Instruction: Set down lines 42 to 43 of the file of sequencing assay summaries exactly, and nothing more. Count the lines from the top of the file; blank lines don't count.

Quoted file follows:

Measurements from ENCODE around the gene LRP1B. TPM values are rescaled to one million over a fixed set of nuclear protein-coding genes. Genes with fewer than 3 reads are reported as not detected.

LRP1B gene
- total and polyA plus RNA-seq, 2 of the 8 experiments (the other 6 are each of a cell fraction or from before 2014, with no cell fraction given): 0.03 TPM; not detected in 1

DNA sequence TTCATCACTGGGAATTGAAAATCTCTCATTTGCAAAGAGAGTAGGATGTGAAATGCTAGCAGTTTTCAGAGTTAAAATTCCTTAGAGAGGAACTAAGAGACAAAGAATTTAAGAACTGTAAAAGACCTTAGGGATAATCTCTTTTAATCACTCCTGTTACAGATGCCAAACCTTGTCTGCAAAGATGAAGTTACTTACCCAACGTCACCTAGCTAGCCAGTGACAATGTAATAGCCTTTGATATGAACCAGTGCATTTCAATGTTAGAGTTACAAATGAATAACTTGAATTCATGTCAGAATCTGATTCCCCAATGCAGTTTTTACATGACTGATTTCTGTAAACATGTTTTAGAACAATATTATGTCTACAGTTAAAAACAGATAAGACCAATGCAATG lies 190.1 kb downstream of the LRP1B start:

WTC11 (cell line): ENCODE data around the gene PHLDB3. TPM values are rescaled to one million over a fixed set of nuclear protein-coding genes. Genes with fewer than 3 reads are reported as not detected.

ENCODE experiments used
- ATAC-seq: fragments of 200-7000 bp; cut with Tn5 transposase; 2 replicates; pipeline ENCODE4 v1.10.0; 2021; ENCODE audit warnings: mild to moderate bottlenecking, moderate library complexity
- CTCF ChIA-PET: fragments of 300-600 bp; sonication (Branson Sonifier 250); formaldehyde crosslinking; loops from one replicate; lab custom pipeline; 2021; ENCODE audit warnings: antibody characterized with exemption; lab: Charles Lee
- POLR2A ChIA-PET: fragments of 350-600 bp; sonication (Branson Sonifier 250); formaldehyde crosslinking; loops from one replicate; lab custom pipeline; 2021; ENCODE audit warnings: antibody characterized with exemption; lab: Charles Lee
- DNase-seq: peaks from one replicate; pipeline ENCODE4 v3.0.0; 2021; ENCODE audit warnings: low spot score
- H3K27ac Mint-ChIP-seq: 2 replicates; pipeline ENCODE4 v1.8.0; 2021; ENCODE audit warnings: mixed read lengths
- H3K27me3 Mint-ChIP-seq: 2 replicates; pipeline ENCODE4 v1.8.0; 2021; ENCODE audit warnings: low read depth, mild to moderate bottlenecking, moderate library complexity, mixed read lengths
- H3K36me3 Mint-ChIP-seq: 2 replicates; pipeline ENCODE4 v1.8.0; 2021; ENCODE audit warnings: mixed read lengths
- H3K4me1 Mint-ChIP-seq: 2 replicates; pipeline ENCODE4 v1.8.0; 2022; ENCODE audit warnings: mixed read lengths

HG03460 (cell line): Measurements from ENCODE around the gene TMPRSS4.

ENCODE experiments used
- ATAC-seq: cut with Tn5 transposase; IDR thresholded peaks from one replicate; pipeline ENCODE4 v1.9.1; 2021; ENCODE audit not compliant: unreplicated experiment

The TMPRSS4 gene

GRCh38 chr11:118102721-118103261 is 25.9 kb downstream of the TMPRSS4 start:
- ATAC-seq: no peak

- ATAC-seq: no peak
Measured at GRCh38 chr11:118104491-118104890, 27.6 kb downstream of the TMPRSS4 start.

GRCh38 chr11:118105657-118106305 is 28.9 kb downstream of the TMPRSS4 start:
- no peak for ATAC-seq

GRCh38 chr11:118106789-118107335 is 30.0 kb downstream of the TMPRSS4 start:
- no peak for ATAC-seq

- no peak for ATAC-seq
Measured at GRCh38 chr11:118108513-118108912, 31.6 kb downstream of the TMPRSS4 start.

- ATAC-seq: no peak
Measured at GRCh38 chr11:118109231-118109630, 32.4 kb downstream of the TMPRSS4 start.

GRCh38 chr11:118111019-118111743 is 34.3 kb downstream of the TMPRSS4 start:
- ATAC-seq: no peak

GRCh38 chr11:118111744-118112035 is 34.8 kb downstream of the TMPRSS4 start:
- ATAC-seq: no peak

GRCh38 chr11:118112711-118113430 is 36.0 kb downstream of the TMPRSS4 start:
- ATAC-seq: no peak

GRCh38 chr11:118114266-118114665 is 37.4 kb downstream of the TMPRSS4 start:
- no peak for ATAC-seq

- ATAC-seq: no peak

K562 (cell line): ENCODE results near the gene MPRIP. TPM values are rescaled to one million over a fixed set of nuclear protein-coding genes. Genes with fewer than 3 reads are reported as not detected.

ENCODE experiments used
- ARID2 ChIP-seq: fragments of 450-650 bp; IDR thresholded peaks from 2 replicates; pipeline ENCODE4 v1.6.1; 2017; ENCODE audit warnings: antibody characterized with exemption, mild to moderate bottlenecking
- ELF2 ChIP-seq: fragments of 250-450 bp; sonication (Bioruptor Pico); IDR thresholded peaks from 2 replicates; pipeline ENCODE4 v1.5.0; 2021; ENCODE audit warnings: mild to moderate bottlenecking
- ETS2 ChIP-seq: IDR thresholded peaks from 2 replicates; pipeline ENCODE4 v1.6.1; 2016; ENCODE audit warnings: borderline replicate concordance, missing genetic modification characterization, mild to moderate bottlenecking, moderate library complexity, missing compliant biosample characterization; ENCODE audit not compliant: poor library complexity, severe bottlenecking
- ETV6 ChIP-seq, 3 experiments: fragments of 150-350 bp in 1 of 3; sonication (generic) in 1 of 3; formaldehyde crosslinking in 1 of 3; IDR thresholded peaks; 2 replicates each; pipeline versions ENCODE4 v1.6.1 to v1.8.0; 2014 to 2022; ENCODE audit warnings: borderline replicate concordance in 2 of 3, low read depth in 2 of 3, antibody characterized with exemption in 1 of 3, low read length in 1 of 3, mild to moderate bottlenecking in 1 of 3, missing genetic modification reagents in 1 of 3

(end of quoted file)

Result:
- ARID2 ChIP-seq: fragments of 450-650 bp; IDR thresholded peaks from 2 replicates; pipeline ENCODE4 v1.6.1; 2017; ENCODE audit warnings: antibody characterized with exemption, mild to moderate bottlenecking
- ELF2 ChIP-seq: fragments of 250-450 bp; sonication (Bioruptor Pico); IDR thresholded peaks from 2 replicates; pipeline ENCODE4 v1.5.0; 2021; ENCODE audit warnings: mild to moderate bottlenecking